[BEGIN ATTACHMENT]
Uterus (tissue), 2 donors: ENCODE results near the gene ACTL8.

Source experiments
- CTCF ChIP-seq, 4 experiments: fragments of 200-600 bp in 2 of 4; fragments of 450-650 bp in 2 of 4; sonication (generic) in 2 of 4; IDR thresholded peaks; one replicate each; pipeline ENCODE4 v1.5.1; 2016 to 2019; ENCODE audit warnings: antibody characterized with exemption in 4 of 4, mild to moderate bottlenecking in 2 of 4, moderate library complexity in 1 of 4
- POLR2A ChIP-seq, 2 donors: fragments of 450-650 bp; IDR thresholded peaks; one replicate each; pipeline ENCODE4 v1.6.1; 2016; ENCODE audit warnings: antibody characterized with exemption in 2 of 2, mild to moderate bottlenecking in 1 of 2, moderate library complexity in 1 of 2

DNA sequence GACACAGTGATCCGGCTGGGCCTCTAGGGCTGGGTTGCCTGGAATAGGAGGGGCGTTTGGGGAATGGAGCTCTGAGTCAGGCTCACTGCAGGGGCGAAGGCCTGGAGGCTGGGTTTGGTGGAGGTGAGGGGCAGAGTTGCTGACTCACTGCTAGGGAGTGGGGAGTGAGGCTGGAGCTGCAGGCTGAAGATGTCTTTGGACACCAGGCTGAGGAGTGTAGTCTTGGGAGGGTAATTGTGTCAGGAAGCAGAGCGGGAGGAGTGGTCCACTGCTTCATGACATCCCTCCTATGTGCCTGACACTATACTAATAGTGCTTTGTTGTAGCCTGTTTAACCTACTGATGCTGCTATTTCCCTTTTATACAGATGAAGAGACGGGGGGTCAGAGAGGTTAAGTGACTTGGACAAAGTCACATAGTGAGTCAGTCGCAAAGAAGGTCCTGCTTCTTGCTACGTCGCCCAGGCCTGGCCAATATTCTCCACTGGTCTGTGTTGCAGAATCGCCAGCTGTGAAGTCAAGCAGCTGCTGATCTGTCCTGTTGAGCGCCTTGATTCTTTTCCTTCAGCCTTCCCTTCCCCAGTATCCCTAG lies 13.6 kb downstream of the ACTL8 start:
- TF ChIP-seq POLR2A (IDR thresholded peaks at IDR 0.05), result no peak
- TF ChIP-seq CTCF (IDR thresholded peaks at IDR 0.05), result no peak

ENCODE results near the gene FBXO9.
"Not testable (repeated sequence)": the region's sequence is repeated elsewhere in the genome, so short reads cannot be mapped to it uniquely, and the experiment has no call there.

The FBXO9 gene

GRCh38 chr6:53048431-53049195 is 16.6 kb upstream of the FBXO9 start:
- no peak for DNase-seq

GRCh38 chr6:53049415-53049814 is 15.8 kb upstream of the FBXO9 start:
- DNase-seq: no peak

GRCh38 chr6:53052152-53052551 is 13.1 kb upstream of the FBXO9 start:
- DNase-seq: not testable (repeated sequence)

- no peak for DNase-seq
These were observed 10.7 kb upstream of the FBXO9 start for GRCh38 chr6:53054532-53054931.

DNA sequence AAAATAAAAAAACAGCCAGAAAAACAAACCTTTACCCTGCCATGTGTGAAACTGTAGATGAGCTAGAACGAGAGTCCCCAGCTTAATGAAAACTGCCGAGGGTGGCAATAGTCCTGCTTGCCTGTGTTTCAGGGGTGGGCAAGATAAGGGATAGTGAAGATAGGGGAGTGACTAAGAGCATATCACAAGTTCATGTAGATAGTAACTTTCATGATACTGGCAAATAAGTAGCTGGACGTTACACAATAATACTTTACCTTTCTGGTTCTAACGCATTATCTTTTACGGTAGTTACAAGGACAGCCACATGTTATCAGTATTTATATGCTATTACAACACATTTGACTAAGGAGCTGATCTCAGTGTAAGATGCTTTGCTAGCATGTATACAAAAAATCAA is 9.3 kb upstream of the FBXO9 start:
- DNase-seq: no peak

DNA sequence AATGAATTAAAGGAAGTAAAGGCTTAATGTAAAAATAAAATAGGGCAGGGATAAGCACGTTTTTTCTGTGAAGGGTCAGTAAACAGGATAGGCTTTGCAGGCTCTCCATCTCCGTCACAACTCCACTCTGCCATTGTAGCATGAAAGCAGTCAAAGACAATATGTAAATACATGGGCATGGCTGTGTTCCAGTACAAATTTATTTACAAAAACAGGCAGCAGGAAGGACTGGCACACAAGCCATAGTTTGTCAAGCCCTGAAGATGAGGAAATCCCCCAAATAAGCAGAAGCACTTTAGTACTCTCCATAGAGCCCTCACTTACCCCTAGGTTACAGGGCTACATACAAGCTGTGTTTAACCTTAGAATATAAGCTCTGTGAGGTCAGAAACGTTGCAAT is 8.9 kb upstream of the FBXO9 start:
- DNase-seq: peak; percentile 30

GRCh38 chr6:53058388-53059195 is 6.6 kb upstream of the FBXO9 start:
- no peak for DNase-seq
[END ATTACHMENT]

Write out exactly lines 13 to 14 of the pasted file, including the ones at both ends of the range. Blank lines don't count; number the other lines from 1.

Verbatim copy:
GRCh38 chr6:53049415-53049814 is 15.8 kb upstream of the FBXO9 start:
- DNase-seq: no peak